The Philadelphia Foundation is sweetening its grant-making in 2019 by about $1 million to help draw attention to its centennial and the importance of philanthropy in the region. The one-time-only program will seek applications from area nonprofits for innovative ideas, said foundation president and CEO Pedro A. Ramos.
After a panel of experts has narrowed down the applications in the “Keys to Community” grant program, the public will have a chance to vote on the finalists.
“For us, this is a concentrated effort not only to draw attention to the power of philanthropy, but also to provide the public an opportunity to participate in it,” Ramos said.
The foundation plans to divide the “Keys to Community” money among nine grants — three first-place winners of $200,000 each, three second-place winners of $100,000 each, and three third-place winners receiving $33,000 each.
The Philadelphia Foundation typically throws its weight behind general operating support for groups, but here, Ramos said, it is seeking ideas “where there is an opportunity to accelerate or execute an impactful project.” All nonprofit sectors will be considered — arts, education, health and human services, and so on — and applicants from the five Southeastern Pennsylvania counties plus Camden and Burlington Counties are eligible.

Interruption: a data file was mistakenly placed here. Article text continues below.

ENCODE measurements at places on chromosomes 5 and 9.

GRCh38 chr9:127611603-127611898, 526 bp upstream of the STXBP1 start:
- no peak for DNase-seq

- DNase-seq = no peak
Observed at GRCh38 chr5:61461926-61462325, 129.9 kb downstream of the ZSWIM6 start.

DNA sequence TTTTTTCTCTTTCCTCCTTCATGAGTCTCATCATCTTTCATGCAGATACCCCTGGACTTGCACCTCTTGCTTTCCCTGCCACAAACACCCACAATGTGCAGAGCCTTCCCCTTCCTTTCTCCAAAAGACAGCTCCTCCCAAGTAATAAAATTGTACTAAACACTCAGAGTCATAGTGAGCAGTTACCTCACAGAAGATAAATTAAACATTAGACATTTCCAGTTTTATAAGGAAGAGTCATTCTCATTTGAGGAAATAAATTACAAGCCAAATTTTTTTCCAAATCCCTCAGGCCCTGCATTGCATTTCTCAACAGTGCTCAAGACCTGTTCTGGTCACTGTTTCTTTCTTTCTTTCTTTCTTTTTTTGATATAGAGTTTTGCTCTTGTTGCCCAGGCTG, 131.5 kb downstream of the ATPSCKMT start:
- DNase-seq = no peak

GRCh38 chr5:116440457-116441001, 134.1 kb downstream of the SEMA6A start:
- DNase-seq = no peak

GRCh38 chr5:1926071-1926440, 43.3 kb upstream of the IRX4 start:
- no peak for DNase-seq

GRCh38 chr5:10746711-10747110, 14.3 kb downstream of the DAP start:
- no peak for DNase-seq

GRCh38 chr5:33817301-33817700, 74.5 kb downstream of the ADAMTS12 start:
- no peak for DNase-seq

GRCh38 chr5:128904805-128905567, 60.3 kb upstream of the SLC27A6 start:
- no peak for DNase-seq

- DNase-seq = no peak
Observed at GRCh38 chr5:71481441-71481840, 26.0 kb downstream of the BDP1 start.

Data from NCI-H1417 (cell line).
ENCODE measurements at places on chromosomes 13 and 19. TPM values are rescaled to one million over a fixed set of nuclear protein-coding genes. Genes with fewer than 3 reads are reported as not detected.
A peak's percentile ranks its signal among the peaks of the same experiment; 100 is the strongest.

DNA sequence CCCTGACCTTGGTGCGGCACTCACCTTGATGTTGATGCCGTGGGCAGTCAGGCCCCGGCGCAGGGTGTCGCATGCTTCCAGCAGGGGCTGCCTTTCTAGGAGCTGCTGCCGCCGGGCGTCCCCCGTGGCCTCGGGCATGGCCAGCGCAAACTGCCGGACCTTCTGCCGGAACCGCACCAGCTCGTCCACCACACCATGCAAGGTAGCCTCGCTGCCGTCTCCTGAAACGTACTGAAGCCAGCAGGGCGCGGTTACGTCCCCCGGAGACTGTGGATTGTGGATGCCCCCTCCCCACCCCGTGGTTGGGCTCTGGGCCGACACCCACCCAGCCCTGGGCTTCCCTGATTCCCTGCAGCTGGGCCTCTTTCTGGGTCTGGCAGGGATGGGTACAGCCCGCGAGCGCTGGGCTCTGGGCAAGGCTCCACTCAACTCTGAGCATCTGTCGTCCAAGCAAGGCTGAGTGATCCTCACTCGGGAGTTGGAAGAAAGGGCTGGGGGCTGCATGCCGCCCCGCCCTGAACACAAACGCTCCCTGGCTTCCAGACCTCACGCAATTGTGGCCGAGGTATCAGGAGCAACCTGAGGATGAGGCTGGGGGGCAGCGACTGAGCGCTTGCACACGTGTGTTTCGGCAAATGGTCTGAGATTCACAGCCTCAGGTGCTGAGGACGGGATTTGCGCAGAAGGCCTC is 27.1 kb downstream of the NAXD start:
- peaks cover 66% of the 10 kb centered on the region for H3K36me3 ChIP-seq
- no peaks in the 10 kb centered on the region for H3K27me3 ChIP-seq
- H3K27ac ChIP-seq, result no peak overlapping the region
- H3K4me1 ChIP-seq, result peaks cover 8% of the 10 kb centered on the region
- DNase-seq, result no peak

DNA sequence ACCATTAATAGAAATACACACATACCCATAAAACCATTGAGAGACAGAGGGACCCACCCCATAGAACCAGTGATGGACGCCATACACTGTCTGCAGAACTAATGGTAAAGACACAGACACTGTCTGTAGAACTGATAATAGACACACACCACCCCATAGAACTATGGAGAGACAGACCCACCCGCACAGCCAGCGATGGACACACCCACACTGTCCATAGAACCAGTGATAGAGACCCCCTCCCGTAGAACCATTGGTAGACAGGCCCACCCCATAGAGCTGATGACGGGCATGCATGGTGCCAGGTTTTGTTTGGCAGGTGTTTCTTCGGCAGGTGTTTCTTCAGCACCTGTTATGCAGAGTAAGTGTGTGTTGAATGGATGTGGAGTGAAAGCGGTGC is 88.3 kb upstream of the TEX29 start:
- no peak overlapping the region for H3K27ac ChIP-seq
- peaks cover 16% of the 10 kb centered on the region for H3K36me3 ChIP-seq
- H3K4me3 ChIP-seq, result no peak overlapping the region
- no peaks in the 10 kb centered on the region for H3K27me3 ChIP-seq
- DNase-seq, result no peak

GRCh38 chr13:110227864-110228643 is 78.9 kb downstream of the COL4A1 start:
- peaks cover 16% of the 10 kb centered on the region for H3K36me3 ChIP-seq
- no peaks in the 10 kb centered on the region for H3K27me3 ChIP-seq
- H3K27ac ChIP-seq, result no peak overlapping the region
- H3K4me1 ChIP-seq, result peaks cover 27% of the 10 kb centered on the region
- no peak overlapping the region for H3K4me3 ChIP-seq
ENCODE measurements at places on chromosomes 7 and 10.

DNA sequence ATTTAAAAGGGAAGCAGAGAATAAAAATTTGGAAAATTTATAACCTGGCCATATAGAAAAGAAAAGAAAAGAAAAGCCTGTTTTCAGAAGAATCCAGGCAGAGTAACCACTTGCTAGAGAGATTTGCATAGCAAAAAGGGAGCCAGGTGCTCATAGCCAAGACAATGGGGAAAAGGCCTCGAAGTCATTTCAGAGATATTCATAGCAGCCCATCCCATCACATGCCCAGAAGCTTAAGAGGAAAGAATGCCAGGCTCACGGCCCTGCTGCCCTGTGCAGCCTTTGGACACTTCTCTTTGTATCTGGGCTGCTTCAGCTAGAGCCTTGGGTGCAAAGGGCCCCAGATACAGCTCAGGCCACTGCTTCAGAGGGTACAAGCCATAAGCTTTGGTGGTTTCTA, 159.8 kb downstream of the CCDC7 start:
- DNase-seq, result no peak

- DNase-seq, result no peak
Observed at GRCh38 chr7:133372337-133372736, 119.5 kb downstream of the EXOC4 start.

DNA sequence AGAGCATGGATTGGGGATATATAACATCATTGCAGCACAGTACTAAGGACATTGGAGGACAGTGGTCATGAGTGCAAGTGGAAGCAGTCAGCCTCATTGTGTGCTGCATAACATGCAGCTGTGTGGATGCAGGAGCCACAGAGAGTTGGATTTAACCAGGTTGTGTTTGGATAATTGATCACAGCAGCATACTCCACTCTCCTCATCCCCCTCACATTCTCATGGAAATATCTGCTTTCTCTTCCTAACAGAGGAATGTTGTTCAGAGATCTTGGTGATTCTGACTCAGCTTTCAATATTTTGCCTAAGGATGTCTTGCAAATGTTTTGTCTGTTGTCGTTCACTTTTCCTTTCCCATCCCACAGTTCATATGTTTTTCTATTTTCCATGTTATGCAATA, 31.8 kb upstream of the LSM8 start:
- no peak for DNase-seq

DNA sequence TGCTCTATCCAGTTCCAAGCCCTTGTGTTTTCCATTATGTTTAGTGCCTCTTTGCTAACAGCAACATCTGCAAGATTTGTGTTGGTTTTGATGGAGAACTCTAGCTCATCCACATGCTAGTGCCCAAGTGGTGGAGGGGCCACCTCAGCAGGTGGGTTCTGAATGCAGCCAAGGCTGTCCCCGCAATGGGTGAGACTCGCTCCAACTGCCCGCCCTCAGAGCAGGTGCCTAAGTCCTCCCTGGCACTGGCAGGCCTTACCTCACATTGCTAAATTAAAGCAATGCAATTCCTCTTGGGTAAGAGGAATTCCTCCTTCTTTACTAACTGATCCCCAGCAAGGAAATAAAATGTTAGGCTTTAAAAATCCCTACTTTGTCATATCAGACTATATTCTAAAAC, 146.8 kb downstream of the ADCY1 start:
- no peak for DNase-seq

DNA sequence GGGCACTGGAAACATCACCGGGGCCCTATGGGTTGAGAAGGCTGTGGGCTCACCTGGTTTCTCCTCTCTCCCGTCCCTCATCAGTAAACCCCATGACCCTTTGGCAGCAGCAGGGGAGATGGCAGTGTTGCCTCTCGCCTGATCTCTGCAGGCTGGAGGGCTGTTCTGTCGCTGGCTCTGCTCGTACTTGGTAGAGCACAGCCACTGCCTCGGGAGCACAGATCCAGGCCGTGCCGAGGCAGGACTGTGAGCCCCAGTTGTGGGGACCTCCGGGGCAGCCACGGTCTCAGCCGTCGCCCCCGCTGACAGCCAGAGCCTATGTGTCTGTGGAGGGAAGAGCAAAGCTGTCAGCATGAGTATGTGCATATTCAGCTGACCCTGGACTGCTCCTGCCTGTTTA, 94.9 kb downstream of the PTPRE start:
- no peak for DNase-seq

More broadly, the foundation is looking for project ideas that fall within one of three categories, which it describes as addressing: “economic prosperity”; the “opportunity divide”; and “community and civic engagement.”
The foundation expects to issue a formal request for proposals in mid-March and announce winners by the end of July.
On top of the grants it plans to disperse through this program, the Foundation is doubling the value of its work with Catchafire, a clearinghouse that matches nonprofits and volunteer skilled professionals, to $2 million worth of pro bono support.
The Philadelphia Foundation had assets in excess of $500 million as of the end of 2018, Ramos said. In 2017 it gave $5.6 million in grants whose recipients were identified through a staff-led process, $1 million in scholarships, and $15.7 million in grants whose recipients were determined by the donor or by a designee or process established by a donor.